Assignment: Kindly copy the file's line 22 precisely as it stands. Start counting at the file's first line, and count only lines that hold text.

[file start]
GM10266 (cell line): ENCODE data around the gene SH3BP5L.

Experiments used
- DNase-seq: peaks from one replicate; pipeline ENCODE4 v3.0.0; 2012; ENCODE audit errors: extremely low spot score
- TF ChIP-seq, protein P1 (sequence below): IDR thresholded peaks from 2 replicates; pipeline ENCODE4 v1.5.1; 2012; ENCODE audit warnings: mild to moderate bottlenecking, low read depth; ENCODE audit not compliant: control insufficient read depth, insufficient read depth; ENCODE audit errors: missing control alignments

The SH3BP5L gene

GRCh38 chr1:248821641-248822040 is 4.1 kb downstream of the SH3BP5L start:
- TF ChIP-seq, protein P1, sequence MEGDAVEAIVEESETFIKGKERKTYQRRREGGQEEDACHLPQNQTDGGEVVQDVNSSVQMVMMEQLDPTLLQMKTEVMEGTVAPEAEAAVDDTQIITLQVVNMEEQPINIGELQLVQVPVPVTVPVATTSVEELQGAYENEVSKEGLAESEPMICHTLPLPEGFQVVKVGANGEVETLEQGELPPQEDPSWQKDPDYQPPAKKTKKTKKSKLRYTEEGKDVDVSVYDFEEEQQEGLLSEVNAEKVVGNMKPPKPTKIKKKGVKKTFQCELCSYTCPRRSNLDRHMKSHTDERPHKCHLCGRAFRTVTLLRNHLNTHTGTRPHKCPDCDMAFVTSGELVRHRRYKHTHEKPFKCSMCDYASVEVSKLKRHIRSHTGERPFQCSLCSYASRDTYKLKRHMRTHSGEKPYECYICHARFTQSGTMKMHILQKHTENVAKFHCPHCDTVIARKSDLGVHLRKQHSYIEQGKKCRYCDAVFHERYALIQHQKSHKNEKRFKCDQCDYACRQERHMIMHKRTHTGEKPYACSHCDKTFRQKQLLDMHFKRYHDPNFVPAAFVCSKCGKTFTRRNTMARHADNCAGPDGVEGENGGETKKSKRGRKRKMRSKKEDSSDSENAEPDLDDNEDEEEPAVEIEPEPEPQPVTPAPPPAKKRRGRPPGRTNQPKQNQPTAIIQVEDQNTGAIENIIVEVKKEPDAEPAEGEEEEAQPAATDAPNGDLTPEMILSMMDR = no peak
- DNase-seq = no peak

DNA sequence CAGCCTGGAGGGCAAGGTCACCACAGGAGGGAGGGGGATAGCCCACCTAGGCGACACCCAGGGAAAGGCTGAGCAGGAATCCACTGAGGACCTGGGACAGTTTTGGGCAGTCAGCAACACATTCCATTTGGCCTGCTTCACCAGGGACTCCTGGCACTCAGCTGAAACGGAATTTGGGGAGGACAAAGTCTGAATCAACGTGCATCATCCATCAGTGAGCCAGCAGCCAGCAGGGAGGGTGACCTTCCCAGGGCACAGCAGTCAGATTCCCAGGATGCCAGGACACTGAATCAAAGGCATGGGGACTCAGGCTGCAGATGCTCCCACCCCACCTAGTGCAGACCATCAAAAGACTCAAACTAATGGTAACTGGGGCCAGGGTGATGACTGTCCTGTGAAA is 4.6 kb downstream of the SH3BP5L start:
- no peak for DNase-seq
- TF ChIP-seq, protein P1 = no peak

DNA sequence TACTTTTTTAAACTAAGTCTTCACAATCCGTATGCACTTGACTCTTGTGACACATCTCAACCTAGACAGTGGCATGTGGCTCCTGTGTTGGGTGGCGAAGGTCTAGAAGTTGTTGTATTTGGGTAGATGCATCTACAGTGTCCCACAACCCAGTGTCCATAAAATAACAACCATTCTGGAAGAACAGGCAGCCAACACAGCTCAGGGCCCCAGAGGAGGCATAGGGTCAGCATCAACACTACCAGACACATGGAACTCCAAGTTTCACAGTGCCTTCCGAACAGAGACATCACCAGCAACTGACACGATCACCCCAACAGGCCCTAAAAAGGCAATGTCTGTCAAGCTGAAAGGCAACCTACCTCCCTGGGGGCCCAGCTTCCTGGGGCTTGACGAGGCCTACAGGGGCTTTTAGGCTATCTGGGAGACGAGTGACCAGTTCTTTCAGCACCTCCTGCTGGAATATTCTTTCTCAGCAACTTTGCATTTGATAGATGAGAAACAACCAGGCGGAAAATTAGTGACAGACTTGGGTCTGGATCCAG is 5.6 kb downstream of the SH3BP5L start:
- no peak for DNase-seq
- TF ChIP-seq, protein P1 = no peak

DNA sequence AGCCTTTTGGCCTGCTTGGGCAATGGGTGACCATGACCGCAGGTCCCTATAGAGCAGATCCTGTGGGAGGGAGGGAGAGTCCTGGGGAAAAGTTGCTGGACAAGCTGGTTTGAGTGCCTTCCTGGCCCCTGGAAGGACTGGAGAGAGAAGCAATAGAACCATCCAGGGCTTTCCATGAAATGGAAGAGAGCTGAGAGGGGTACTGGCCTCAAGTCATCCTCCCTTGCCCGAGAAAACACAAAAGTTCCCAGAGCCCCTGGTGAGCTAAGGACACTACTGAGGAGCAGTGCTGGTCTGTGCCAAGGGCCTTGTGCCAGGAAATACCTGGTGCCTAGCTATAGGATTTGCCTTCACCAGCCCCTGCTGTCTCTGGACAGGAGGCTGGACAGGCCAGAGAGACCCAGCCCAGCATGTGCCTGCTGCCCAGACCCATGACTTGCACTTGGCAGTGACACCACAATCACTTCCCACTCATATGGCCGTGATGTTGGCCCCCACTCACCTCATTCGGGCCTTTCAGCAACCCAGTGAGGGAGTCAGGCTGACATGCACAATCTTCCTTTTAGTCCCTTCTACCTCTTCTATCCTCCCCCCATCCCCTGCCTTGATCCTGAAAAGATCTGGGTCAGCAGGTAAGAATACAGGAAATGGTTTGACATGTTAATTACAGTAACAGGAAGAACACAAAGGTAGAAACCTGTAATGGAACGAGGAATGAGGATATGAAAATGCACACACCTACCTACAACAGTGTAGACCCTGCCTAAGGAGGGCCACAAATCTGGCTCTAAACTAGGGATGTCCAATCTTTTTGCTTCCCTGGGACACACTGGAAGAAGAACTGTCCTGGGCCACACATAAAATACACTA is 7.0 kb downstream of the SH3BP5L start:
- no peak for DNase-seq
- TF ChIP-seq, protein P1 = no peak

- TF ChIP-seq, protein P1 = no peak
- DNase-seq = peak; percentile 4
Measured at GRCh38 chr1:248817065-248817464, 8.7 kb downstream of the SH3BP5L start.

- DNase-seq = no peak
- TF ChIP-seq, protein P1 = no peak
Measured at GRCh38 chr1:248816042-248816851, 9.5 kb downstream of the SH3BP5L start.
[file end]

- TF ChIP-seq, protein P1 = no peak